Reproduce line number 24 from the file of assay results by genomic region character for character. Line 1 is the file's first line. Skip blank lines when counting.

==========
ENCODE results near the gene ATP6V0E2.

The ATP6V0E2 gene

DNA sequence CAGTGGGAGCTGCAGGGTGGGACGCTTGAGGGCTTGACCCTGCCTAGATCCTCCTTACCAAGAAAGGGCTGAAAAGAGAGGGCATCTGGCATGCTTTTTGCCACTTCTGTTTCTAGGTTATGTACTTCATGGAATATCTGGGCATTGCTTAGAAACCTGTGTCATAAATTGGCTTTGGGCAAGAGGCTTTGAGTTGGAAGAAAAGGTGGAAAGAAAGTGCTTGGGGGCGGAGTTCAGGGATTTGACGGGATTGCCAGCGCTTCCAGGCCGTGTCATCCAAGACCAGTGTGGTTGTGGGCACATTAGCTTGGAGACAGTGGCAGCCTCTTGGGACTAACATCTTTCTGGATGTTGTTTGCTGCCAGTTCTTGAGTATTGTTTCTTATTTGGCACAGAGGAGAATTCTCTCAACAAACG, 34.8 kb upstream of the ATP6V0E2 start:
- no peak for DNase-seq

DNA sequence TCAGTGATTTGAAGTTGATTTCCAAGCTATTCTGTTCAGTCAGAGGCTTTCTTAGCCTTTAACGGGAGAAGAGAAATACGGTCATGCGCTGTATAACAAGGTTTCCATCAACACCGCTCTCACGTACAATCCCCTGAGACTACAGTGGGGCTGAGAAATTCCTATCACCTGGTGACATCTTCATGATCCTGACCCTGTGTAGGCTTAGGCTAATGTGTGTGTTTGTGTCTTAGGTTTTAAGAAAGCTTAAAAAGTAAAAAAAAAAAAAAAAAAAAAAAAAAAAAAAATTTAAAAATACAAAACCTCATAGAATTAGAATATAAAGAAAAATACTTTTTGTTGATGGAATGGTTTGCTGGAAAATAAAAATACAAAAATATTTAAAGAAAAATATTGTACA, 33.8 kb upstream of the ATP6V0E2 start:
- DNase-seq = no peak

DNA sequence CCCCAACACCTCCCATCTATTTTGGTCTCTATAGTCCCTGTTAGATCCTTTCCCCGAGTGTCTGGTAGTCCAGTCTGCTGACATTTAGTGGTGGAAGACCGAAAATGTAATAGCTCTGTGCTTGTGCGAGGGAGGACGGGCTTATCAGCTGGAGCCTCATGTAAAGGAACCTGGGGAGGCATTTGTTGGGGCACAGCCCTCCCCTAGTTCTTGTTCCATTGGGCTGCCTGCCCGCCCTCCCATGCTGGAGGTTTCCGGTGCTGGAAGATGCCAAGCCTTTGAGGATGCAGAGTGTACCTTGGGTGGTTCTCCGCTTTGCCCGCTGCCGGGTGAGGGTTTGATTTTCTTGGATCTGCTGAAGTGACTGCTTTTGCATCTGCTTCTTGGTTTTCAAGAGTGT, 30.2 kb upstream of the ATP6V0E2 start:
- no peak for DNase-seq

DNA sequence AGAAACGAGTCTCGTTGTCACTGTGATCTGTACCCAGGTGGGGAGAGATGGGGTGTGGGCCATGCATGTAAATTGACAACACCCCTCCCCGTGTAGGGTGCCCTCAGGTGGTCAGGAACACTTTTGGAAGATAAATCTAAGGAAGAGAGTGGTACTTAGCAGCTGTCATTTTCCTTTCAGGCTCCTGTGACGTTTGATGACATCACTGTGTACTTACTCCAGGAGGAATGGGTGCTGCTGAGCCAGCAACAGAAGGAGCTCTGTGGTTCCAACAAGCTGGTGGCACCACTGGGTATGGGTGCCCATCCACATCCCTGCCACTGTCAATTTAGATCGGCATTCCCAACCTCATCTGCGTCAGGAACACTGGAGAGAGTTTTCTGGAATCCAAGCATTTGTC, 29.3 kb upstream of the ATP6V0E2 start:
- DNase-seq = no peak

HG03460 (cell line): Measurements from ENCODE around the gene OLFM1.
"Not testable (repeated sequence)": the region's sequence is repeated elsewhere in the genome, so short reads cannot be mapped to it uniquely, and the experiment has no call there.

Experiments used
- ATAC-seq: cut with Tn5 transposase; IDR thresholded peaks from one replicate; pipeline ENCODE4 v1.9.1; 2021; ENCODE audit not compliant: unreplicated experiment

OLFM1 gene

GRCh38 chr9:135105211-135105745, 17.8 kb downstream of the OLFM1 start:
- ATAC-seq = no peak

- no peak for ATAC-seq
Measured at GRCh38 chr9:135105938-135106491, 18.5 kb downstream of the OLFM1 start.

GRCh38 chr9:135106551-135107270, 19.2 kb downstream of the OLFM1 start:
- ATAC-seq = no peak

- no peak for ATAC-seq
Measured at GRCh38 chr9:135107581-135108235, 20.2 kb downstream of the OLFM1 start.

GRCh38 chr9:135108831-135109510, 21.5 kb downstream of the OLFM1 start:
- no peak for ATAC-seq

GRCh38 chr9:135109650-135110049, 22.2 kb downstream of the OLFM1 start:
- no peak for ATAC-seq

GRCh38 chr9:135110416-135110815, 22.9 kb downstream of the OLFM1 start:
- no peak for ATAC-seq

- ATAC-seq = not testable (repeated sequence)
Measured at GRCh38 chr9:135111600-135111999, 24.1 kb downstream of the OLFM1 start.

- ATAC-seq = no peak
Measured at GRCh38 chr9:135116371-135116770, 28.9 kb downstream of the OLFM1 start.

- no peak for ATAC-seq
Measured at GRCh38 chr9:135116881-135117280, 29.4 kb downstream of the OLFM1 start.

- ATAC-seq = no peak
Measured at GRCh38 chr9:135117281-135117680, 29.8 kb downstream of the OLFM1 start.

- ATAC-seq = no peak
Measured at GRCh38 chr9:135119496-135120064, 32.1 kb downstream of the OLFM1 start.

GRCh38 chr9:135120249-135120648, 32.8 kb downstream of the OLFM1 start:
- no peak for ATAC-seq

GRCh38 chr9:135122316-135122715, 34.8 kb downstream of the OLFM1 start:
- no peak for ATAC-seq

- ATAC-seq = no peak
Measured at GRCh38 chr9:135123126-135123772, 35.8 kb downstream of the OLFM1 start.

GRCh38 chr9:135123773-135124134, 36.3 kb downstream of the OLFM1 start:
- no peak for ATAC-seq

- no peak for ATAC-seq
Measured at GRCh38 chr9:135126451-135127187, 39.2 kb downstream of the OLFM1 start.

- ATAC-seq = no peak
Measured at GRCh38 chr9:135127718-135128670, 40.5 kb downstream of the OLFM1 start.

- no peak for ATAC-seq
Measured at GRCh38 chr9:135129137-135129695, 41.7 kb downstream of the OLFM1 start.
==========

GRCh38 chr9:135108831-135109510, 21.5 kb downstream of the OLFM1 start: